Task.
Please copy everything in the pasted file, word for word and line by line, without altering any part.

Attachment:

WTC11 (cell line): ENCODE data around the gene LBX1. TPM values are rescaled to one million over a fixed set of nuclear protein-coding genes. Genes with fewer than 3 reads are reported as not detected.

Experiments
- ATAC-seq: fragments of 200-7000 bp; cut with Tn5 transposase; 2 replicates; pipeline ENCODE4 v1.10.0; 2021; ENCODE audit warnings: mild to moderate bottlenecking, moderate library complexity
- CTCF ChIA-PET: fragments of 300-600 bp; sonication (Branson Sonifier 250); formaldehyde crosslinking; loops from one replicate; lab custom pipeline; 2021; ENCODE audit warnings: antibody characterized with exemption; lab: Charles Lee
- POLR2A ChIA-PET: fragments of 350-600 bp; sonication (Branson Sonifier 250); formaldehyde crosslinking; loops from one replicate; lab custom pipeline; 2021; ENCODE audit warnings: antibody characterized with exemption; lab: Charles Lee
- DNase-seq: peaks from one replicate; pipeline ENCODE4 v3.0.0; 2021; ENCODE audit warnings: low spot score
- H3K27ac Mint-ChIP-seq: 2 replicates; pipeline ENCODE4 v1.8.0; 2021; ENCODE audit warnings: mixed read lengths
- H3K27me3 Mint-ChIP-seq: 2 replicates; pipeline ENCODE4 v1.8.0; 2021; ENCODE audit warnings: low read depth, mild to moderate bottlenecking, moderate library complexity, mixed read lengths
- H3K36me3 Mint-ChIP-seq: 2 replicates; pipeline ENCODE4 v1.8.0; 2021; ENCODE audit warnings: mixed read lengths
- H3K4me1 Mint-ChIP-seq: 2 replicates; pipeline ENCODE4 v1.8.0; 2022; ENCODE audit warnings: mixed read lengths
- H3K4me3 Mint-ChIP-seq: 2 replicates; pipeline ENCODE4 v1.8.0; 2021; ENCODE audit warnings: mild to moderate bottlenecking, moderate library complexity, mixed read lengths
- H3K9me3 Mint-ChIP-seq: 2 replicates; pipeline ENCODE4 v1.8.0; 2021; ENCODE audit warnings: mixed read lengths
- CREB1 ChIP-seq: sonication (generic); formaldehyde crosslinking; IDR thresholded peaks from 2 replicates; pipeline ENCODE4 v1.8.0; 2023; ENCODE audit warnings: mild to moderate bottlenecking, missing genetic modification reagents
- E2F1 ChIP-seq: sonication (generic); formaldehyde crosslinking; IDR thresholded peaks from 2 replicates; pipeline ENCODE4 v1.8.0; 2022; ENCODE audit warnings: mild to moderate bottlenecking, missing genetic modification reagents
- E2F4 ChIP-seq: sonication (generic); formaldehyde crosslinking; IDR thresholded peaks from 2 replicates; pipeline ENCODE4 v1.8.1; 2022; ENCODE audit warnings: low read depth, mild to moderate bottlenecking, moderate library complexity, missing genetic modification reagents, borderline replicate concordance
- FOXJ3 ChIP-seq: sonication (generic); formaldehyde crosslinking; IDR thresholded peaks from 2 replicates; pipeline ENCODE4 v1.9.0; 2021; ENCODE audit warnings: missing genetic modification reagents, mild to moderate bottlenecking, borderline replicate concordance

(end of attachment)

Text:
WTC11 (cell line): ENCODE data around the gene LBX1. TPM values are rescaled to one million over a fixed set of nuclear protein-coding genes. Genes with fewer than 3 reads are reported as not detected.

Experiments
- ATAC-seq: fragments of 200-7000 bp; cut with Tn5 transposase; 2 replicates; pipeline ENCODE4 v1.10.0; 2021; ENCODE audit warnings: mild to moderate bottlenecking, moderate library complexity
- CTCF ChIA-PET: fragments of 300-600 bp; sonication (Branson Sonifier 250); formaldehyde crosslinking; loops from one replicate; lab custom pipeline; 2021; ENCODE audit warnings: antibody characterized with exemption; lab: Charles Lee
- POLR2A ChIA-PET: fragments of 350-600 bp; sonication (Branson Sonifier 250); formaldehyde crosslinking; loops from one replicate; lab custom pipeline; 2021; ENCODE audit warnings: antibody characterized with exemption; lab: Charles Lee
- DNase-seq: peaks from one replicate; pipeline ENCODE4 v3.0.0; 2021; ENCODE audit warnings: low spot score
- H3K27ac Mint-ChIP-seq: 2 replicates; pipeline ENCODE4 v1.8.0; 2021; ENCODE audit warnings: mixed read lengths
- H3K27me3 Mint-ChIP-seq: 2 replicates; pipeline ENCODE4 v1.8.0; 2021; ENCODE audit warnings: low read depth, mild to moderate bottlenecking, moderate library complexity, mixed read lengths
- H3K36me3 Mint-ChIP-seq: 2 replicates; pipeline ENCODE4 v1.8.0; 2021; ENCODE audit warnings: mixed read lengths
- H3K4me1 Mint-ChIP-seq: 2 replicates; pipeline ENCODE4 v1.8.0; 2022; ENCODE audit warnings: mixed read lengths
- H3K4me3 Mint-ChIP-seq: 2 replicates; pipeline ENCODE4 v1.8.0; 2021; ENCODE audit warnings: mild to moderate bottlenecking, moderate library complexity, mixed read lengths
- H3K9me3 Mint-ChIP-seq: 2 replicates; pipeline ENCODE4 v1.8.0; 2021; ENCODE audit warnings: mixed read lengths
- CREB1 ChIP-seq: sonication (generic); formaldehyde crosslinking; IDR thresholded peaks from 2 replicates; pipeline ENCODE4 v1.8.0; 2023; ENCODE audit warnings: mild to moderate bottlenecking, missing genetic modification reagents
- E2F1 ChIP-seq: sonication (generic); formaldehyde crosslinking; IDR thresholded peaks from 2 replicates; pipeline ENCODE4 v1.8.0; 2022; ENCODE audit warnings: mild to moderate bottlenecking, missing genetic modification reagents
- E2F4 ChIP-seq: sonication (generic); formaldehyde crosslinking; IDR thresholded peaks from 2 replicates; pipeline ENCODE4 v1.8.1; 2022; ENCODE audit warnings: low read depth, mild to moderate bottlenecking, moderate library complexity, missing genetic modification reagents, borderline replicate concordance
- FOXJ3 ChIP-seq: sonication (generic); formaldehyde crosslinking; IDR thresholded peaks from 2 replicates; pipeline ENCODE4 v1.9.0; 2021; ENCODE audit warnings: missing genetic modification reagents, mild to moderate bottlenecking, borderline replicate concordance